The Elephant and the Dragon: The Rise of India and China, and What It Means for All of Us

Posted By: tot167
The Elephant and the Dragon: The Rise of India and China, and What It Means for All of Us

Robyn Meredith, "The Elephant and the Dragon: The Rise of India and China, and What It Means for All of Us"
Tantor Media | 2007 | ISBN: 1400154855 | Audio CD | mp3 | 160 MB

The Elephant and the Dragon takes a compelling look at the major changes in store as America faces increasing competition from two emerging Asian giants, India and China. In it, Robyn Meredith tells how these two Asian nations, each with more than a billion people, have spurred a new "gold rush," and what this will mean for the rest of the world.

Summary: Studded with Statistics
Rating: 5

The innumerable statistics in this book shows the author's deep involvement in the economic development of India and China. It is a must read for all those who have a stake in the global economic activity. Very interesting to read. When reading some chapters one might loose track of what the subject matter of a chapter is.

Summary: The Word will be Flattened
Rating: 4

In its book, "The World is Flat" Thom Friedman makes a comment he told his daughters: "Do your homework, or else there are hungry workers in China and India who will take your future job from you." The Elephant and the Dragon goes into great detail about how that actually came about. It is a great analysis of the role that India and China have played for the last 10 centuries and what this next century will most likely bring. Despite both countries being called "emerging markets," they are as different as … well, the Elephant and the Dragon. India is trully an Elephant, slow and rambling, with a very long memory and idiosincratic trunk (its IT and service sector) that is still in great contrast to the rest of the country that still lacks have electricity and running water for 40% of its billion people. China, on the other hand is a phoenix rizen from the ashes of the Cultural Revolution with little memory or history, fueled by the firery breath (and breadth) of manufacturing by the ambitious central planning. Robyn's in-depth analysis outlines not just the opportunities but the obstacles that each of the countries will face in the next century. I highly recommend it.

Summary: Global Growth Challenges with the Rise of India and China
Rating: 5

Great read to understand the "tectonic" shifts going on in the global economy (term used in the introduction of the book). Ms. Meredith does a great job of doing a side by side comparison of the worlds two largest growth engines - India and China, and uses the animal metaphors to describe the two different paths being taken. The book focuses on the economic development and financial consequences, but also touches on some of the political and environmental dependencies of such.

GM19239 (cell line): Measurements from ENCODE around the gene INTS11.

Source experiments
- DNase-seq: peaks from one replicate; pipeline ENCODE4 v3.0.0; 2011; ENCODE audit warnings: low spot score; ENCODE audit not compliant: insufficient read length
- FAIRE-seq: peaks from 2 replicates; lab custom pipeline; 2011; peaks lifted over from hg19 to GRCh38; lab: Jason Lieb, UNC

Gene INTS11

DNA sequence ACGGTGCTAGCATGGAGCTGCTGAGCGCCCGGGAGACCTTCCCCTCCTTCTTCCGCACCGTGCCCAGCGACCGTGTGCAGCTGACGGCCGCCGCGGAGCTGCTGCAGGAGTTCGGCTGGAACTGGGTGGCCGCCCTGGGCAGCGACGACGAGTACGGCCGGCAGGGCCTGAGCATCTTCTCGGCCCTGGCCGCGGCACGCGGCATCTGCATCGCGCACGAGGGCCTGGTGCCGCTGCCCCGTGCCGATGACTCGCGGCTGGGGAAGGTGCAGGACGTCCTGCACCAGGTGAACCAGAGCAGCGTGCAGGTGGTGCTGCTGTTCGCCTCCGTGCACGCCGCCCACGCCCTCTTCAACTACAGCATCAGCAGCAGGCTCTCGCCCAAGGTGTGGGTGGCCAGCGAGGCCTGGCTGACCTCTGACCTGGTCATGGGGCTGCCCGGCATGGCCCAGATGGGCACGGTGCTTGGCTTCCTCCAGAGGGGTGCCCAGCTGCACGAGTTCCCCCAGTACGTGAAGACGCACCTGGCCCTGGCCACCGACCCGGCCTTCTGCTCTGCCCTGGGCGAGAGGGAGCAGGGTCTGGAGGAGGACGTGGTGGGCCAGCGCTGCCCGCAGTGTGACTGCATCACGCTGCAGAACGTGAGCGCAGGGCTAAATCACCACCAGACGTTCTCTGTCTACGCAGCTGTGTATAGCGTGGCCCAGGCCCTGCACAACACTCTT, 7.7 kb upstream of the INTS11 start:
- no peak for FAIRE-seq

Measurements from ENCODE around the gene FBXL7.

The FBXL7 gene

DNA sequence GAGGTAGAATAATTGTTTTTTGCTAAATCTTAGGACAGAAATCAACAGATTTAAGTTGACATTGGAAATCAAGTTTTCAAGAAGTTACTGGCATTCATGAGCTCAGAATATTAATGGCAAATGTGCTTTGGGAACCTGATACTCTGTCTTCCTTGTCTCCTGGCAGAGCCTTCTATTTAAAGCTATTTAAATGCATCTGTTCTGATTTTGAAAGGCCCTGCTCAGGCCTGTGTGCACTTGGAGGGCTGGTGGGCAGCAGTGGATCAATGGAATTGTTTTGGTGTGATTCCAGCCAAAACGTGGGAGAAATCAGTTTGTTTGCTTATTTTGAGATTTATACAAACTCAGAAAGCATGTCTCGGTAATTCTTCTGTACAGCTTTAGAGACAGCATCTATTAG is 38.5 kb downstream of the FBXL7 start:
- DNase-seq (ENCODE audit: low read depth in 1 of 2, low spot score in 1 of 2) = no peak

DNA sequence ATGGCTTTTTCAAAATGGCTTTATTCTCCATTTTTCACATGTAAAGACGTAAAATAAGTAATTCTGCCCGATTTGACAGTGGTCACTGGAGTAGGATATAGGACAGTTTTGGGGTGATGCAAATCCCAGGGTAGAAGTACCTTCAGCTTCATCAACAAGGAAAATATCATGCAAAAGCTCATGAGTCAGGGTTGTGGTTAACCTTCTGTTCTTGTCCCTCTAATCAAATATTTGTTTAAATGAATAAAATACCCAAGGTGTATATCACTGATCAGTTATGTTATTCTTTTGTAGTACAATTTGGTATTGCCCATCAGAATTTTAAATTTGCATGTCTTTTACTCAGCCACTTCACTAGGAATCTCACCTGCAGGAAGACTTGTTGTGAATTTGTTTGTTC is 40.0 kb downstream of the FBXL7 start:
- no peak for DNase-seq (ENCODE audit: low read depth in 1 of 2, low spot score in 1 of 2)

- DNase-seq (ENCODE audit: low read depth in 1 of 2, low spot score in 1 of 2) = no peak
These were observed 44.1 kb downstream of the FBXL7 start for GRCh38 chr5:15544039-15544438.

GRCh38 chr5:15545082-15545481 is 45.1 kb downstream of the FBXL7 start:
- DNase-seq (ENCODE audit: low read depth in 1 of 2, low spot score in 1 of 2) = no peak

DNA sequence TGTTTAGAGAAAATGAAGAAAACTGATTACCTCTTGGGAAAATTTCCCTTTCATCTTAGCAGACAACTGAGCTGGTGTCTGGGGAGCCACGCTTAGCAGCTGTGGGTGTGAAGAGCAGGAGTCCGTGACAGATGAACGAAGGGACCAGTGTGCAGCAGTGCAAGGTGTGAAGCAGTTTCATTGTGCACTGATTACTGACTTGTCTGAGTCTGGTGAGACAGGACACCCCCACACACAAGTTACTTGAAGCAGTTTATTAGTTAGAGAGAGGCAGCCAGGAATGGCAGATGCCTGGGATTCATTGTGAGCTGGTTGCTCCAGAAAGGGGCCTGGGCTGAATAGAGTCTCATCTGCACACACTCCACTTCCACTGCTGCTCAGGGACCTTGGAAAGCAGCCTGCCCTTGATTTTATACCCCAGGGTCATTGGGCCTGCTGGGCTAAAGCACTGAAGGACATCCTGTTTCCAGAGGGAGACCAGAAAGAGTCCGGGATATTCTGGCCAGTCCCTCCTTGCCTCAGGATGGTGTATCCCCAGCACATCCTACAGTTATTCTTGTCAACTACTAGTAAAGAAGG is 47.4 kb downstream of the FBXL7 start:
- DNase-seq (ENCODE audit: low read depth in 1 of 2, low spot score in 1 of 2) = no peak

The growth of China into the worlds manufacturing center is fully developed, and provides a stark reminder of the wage differential between China and the West (dollars per day versus per hour). Continually the reader is reminded that China remains a communist country, and that central planning rules the day. Near the end of the text, Meredith touches on the subject of the yuan-dollar exchange rate issue, and describes the dynamics impacting both sides. It would have been good to hear more on this subject as I don't fully understand both sides of the argument, and like many things find it poorly covered in the MSM.

India's rise as the worlds back-office is well detailed, as well as how it is progressing in reforming it's economy under the structure of a democracy. It isn't a rosy story as the topics of poverty and illiteracy are covered, although Mr. Meredith reminds the reader that hundreds of millions have been lifted up as part of the economic gains.

There's also great perspective inserted throughout the book that while the rise of India and China has been sudden, it is entirely consistent with global economic history as these two countries were global superpowers in prior centuries. It was a throwback to school lessons I had years ago to hear references to the spice routes, and other exotic imports from the 16th century.

I appreciated the closing chapter (A Catalyst for Competitiveness) that recommended where the country should focus its efforts on - innovation, education, reduced consumption. While this recommendation isn't novel, it provided good closure to the story that was a difficult message to consume as a parent and an American worker. Clearly our country has it's work cut out for it.



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